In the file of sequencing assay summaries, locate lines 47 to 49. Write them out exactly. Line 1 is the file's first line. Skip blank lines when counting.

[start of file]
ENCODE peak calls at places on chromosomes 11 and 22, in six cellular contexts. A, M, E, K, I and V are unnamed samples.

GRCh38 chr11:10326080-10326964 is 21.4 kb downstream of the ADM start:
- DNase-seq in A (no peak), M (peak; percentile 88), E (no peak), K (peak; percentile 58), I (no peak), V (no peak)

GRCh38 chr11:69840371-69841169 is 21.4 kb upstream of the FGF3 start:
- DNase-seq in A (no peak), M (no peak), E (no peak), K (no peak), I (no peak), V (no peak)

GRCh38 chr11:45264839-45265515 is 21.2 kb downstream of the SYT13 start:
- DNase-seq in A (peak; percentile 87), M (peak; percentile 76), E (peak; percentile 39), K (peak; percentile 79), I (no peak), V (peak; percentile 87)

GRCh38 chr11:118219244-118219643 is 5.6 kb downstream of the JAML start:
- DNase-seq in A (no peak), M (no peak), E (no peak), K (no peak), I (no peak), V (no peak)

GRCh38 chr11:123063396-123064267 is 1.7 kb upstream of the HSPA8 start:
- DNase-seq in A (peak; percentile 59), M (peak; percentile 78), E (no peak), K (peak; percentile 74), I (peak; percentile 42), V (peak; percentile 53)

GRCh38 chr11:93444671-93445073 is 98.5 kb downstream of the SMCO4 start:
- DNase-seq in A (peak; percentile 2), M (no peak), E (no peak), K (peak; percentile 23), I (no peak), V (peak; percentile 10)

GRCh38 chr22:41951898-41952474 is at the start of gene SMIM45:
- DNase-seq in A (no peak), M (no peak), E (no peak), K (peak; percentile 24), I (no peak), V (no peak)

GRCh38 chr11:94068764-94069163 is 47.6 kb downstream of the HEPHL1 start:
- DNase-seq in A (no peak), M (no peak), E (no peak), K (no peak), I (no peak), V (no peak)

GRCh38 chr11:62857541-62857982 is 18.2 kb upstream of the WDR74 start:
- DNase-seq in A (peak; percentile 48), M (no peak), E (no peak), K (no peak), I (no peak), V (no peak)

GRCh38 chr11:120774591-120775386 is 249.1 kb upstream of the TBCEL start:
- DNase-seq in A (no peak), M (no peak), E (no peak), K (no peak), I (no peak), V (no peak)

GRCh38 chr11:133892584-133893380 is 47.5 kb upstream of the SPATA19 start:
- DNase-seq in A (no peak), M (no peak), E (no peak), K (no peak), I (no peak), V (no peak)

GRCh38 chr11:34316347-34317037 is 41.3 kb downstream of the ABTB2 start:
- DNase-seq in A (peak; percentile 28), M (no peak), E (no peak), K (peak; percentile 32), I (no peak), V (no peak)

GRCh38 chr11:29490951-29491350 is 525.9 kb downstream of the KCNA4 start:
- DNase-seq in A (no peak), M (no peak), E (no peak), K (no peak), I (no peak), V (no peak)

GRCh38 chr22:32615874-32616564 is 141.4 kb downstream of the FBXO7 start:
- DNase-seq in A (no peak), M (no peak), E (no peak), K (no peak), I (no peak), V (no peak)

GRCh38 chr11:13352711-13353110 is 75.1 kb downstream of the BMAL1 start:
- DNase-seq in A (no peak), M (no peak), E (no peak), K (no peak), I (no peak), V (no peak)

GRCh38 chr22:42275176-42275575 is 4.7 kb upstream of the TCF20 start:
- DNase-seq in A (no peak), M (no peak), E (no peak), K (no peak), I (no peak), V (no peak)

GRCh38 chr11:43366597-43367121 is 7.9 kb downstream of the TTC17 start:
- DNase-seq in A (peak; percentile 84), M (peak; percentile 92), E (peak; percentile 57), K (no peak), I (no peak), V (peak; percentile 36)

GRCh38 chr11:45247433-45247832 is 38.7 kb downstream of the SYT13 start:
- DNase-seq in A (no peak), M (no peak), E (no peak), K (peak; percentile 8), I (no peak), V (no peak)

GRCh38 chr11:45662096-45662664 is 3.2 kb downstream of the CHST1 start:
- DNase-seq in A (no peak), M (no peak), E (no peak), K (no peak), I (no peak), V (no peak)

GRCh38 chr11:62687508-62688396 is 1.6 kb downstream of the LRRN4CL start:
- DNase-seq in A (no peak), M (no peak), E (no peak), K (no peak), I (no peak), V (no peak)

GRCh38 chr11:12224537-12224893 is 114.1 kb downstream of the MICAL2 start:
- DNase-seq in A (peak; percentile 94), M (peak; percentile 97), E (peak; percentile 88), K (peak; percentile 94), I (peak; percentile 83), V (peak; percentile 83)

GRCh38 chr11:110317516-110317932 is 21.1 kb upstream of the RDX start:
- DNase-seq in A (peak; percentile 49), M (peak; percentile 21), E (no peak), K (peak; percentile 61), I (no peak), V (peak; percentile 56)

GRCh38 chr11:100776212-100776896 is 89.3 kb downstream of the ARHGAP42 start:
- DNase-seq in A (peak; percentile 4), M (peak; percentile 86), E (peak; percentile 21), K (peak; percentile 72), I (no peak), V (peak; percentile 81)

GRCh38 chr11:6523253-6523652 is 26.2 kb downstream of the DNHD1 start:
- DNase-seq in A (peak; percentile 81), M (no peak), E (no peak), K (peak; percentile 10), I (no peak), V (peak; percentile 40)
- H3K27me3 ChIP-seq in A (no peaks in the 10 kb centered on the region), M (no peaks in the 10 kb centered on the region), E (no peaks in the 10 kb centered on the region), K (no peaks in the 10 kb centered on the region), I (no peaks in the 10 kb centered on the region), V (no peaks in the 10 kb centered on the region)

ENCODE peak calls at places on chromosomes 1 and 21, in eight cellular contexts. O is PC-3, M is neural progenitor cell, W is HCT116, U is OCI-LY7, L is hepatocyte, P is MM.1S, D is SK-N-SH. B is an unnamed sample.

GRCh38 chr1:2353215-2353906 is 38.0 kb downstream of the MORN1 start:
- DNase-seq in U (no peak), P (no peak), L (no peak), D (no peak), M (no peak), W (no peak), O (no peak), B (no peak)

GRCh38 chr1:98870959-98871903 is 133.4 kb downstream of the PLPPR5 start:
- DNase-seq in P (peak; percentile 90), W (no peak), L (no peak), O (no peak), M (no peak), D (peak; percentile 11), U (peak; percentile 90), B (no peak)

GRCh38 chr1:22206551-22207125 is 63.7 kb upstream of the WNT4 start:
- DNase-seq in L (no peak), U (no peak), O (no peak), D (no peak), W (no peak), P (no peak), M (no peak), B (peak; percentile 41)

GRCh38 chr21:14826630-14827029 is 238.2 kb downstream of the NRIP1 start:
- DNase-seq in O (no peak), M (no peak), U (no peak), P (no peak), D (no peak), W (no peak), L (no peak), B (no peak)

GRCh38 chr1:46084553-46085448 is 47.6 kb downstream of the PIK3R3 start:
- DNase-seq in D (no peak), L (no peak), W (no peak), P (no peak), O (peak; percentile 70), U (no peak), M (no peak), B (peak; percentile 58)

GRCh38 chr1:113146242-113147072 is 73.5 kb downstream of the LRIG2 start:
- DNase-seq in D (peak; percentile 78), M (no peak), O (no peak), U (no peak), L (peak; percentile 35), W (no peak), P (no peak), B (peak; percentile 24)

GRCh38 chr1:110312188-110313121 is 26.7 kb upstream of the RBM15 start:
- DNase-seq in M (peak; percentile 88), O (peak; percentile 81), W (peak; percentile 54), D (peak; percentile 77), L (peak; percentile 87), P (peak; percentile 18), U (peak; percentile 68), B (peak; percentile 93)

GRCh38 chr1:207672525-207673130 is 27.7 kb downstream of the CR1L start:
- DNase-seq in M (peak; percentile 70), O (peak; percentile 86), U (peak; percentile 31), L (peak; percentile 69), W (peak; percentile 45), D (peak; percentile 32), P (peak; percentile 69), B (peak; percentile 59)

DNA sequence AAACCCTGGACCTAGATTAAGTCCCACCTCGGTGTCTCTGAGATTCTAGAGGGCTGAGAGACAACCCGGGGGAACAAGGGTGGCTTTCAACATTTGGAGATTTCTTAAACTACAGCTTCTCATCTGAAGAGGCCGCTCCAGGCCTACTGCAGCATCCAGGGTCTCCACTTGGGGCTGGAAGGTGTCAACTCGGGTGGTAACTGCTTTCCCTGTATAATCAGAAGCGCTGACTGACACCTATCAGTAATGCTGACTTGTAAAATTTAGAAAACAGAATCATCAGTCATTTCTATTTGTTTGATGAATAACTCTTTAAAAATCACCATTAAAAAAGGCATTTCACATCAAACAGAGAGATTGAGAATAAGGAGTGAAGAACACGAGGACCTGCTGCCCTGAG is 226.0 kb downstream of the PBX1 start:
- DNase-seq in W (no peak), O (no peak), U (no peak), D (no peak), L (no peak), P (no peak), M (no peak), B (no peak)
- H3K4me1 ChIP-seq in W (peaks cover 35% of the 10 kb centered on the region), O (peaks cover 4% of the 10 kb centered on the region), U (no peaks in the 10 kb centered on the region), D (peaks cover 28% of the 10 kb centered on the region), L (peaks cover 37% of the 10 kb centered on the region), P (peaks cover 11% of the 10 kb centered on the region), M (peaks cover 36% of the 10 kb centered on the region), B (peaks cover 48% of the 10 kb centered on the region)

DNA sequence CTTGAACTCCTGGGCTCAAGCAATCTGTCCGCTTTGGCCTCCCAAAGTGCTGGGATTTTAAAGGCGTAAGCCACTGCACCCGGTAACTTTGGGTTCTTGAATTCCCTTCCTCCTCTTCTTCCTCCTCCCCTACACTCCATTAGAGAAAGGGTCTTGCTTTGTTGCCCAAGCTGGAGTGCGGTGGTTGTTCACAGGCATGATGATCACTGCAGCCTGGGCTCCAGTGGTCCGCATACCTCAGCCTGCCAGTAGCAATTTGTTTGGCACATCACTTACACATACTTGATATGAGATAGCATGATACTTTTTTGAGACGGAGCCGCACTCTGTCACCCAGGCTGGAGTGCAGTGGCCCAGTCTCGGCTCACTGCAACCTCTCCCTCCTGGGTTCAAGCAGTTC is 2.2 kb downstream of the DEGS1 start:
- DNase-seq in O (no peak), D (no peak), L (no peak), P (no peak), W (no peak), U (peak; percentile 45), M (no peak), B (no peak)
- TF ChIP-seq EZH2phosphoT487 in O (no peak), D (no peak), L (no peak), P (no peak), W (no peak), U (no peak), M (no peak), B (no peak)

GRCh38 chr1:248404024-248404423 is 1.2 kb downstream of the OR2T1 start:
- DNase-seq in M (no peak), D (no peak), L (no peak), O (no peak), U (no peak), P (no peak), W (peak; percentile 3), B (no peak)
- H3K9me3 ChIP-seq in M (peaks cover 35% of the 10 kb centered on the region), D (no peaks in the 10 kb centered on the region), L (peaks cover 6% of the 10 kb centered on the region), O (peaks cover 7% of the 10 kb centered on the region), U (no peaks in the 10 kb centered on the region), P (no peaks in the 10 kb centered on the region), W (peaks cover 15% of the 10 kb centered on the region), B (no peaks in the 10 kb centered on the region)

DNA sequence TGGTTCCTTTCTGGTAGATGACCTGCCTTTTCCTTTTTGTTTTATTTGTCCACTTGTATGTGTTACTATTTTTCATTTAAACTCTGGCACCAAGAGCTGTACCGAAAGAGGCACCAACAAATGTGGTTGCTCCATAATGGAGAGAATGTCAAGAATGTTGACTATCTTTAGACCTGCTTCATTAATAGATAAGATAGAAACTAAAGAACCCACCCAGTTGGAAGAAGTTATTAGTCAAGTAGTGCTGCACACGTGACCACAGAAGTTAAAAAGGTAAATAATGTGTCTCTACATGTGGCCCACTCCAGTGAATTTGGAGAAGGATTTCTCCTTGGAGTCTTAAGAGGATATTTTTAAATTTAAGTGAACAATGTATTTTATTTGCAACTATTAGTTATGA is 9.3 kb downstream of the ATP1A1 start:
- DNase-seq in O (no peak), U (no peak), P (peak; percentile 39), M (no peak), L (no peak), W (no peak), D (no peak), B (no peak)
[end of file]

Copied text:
- DNase-seq in A (peak; percentile 4), M (peak; percentile 86), E (peak; percentile 21), K (peak; percentile 72), I (no peak), V (peak; percentile 81)

GRCh38 chr11:6523253-6523652 is 26.2 kb downstream of the DNHD1 start:
- DNase-seq in A (peak; percentile 81), M (no peak), E (no peak), K (peak; percentile 10), I (no peak), V (peak; percentile 40)